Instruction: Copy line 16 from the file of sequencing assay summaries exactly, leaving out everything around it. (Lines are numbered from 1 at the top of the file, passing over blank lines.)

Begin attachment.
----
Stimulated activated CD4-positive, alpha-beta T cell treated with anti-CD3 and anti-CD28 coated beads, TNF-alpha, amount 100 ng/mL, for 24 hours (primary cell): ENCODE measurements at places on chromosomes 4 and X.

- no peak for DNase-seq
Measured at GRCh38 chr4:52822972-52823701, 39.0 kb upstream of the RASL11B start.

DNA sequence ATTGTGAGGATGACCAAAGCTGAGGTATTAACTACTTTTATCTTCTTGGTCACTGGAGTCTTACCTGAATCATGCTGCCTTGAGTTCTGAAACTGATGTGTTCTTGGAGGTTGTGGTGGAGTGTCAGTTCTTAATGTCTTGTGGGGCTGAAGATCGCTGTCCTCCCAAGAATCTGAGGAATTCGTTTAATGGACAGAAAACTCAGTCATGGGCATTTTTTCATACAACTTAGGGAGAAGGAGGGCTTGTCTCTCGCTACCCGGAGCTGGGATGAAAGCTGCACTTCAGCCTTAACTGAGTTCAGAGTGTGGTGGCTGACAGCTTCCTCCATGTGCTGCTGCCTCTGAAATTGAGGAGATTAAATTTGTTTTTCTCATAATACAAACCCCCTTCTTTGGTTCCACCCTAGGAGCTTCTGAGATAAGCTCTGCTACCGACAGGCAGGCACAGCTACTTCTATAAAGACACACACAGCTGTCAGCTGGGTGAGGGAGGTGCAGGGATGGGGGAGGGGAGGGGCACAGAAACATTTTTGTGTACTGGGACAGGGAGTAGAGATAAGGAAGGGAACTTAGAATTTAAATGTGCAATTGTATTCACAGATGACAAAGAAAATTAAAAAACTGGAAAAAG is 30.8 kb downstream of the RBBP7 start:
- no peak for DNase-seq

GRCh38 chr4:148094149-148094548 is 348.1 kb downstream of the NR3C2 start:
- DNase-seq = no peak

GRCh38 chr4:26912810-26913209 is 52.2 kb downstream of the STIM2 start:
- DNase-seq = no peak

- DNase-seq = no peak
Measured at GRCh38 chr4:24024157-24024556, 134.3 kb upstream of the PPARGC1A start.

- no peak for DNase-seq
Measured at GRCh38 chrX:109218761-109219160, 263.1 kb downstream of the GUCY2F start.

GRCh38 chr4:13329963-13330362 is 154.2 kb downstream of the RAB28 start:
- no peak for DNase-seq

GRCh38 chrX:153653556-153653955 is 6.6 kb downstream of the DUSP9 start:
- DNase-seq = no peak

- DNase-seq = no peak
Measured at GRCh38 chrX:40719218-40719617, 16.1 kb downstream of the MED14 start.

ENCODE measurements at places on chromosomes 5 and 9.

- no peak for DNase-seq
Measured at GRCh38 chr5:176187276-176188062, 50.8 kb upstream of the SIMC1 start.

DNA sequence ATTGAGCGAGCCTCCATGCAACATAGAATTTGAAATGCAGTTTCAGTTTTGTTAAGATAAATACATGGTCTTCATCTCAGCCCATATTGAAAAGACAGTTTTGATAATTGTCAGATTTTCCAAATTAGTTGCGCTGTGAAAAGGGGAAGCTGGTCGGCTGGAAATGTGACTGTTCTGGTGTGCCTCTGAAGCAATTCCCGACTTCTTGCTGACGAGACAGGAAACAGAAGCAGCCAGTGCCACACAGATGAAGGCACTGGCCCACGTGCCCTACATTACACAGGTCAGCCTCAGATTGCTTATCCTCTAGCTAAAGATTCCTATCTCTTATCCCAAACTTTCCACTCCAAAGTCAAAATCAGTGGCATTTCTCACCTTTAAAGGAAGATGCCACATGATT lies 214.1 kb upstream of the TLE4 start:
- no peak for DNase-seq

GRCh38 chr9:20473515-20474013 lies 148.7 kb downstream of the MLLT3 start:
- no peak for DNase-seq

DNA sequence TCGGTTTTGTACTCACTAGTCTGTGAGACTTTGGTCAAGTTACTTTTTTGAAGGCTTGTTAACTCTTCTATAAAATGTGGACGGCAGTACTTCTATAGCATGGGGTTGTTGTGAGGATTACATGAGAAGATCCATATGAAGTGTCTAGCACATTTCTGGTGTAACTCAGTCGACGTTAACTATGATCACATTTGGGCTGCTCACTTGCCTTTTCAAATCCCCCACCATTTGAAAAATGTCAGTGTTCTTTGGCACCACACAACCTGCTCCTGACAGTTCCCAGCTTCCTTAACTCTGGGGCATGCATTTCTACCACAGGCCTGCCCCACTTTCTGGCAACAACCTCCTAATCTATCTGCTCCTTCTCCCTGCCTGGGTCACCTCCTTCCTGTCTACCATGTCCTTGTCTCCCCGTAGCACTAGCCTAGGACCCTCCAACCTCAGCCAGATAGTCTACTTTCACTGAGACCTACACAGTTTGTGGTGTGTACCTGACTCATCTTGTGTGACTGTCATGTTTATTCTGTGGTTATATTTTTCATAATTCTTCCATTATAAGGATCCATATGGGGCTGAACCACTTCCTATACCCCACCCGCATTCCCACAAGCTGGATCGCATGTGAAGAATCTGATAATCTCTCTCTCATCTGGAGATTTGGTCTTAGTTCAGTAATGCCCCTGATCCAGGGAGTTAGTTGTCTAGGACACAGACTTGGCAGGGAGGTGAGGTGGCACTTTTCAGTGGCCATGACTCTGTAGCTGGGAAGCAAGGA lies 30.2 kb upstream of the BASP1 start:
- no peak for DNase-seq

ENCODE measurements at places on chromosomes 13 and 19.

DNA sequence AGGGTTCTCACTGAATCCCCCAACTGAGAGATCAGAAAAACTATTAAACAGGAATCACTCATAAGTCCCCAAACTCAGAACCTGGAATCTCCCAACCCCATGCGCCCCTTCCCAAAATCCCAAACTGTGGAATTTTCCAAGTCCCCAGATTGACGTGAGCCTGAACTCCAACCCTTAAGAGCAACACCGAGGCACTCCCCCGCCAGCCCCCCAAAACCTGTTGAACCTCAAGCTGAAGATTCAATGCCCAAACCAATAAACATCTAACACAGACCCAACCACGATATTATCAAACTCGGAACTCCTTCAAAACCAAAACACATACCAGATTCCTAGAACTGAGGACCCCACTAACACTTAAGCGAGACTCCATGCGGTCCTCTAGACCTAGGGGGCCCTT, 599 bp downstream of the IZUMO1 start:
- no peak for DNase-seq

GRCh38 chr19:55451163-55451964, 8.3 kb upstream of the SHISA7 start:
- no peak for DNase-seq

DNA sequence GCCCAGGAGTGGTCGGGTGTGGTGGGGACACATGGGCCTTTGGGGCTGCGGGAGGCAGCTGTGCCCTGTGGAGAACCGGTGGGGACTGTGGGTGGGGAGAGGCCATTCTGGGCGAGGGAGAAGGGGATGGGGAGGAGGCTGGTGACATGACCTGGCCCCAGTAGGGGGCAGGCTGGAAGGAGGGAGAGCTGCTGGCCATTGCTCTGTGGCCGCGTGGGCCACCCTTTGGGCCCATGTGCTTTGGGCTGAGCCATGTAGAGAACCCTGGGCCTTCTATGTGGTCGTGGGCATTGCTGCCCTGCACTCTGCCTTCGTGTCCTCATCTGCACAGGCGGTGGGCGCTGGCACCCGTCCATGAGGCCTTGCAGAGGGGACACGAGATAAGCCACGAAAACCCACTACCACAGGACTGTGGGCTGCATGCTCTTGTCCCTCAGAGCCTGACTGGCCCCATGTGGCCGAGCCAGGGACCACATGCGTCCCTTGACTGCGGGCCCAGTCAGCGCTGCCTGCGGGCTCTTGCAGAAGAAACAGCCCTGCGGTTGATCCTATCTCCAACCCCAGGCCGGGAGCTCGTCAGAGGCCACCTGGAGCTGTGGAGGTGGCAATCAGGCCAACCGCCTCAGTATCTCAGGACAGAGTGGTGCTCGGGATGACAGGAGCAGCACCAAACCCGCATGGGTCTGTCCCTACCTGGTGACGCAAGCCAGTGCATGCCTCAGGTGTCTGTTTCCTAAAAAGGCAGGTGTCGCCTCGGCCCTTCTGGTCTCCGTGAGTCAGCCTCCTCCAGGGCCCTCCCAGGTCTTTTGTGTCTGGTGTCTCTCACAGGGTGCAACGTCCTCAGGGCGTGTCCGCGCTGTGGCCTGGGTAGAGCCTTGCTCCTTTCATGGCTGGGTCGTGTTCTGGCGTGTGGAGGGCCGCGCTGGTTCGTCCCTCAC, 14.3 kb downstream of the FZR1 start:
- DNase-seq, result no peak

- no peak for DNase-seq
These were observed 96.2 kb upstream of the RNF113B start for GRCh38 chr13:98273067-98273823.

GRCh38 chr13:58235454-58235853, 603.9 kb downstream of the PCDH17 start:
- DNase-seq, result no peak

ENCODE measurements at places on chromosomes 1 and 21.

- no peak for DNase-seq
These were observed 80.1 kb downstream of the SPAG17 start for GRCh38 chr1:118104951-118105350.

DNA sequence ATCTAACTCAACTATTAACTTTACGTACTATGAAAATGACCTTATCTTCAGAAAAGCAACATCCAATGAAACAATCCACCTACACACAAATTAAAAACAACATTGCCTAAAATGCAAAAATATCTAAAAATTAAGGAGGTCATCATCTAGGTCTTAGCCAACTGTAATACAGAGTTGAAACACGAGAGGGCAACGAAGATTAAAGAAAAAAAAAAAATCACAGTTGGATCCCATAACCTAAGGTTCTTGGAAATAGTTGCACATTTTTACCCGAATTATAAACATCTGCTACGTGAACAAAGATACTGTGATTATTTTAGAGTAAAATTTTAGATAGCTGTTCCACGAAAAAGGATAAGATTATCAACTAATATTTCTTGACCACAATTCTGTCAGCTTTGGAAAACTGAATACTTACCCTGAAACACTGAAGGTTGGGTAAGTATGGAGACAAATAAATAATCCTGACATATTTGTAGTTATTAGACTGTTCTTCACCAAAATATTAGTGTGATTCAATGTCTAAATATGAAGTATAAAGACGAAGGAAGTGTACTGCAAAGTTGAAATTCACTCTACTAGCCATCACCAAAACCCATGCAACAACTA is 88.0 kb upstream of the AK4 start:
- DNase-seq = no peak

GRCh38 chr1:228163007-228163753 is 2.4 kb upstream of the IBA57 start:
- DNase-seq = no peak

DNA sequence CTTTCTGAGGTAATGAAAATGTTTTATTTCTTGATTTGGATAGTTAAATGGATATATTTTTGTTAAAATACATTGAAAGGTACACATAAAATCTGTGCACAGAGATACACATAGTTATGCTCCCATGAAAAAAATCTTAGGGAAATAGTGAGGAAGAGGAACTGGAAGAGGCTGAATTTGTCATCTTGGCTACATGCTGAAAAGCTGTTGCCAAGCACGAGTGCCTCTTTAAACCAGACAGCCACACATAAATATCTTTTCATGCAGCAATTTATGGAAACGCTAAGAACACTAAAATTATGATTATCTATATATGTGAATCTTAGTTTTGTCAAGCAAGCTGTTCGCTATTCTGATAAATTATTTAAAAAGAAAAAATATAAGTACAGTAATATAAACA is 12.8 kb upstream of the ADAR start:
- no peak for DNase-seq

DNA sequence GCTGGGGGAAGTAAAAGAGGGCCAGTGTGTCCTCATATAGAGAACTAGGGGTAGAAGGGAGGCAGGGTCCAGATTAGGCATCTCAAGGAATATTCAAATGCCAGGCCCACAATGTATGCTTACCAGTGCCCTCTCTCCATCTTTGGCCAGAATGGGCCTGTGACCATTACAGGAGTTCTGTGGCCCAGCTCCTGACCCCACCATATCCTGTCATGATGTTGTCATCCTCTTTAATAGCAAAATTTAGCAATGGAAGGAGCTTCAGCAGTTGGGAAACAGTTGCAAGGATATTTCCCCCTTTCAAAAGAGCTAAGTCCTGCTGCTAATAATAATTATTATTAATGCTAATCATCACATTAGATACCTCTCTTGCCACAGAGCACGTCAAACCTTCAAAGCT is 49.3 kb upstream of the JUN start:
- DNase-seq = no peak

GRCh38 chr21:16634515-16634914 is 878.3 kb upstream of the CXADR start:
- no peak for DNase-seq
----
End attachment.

GRCh38 chrX:153653556-153653955 is 6.6 kb downstream of the DUSP9 start: